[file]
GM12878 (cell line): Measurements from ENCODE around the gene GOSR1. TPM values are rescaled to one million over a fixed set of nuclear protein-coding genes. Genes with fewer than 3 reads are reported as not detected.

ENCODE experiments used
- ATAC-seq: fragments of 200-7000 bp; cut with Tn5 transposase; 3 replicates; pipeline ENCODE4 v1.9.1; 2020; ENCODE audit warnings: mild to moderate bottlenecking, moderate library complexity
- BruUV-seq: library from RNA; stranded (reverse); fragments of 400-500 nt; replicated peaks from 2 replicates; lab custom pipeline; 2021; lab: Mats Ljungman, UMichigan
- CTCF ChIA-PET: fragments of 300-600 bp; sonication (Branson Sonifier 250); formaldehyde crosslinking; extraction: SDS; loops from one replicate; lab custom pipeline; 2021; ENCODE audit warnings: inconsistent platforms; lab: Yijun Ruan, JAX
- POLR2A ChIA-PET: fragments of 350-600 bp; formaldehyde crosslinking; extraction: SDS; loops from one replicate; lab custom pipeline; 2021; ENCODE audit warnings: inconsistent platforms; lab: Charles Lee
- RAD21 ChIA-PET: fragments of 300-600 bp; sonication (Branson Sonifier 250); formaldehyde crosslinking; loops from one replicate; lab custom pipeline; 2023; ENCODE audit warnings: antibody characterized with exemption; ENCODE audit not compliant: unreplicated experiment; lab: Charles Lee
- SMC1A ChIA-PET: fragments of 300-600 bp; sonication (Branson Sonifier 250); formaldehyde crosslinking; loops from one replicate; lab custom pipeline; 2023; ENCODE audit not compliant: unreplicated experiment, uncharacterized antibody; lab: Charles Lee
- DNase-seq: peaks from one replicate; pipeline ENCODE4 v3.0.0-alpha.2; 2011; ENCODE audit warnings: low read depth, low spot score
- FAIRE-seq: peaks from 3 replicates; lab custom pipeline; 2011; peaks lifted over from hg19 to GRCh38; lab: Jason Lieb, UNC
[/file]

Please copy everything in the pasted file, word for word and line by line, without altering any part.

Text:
GM12878 (cell line): Measurements from ENCODE around the gene GOSR1. TPM values are rescaled to one million over a fixed set of nuclear protein-coding genes. Genes with fewer than 3 reads are reported as not detected.

ENCODE experiments used
- ATAC-seq: fragments of 200-7000 bp; cut with Tn5 transposase; 3 replicates; pipeline ENCODE4 v1.9.1; 2020; ENCODE audit warnings: mild to moderate bottlenecking, moderate library complexity
- BruUV-seq: library from RNA; stranded (reverse); fragments of 400-500 nt; replicated peaks from 2 replicates; lab custom pipeline; 2021; lab: Mats Ljungman, UMichigan
- CTCF ChIA-PET: fragments of 300-600 bp; sonication (Branson Sonifier 250); formaldehyde crosslinking; extraction: SDS; loops from one replicate; lab custom pipeline; 2021; ENCODE audit warnings: inconsistent platforms; lab: Yijun Ruan, JAX
- POLR2A ChIA-PET: fragments of 350-600 bp; formaldehyde crosslinking; extraction: SDS; loops from one replicate; lab custom pipeline; 2021; ENCODE audit warnings: inconsistent platforms; lab: Charles Lee
- RAD21 ChIA-PET: fragments of 300-600 bp; sonication (Branson Sonifier 250); formaldehyde crosslinking; loops from one replicate; lab custom pipeline; 2023; ENCODE audit warnings: antibody characterized with exemption; ENCODE audit not compliant: unreplicated experiment; lab: Charles Lee
- SMC1A ChIA-PET: fragments of 300-600 bp; sonication (Branson Sonifier 250); formaldehyde crosslinking; loops from one replicate; lab custom pipeline; 2023; ENCODE audit not compliant: unreplicated experiment, uncharacterized antibody; lab: Charles Lee
- DNase-seq: peaks from one replicate; pipeline ENCODE4 v3.0.0-alpha.2; 2011; ENCODE audit warnings: low read depth, low spot score
- FAIRE-seq: peaks from 3 replicates; lab custom pipeline; 2011; peaks lifted over from hg19 to GRCh38; lab: Jason Lieb, UNC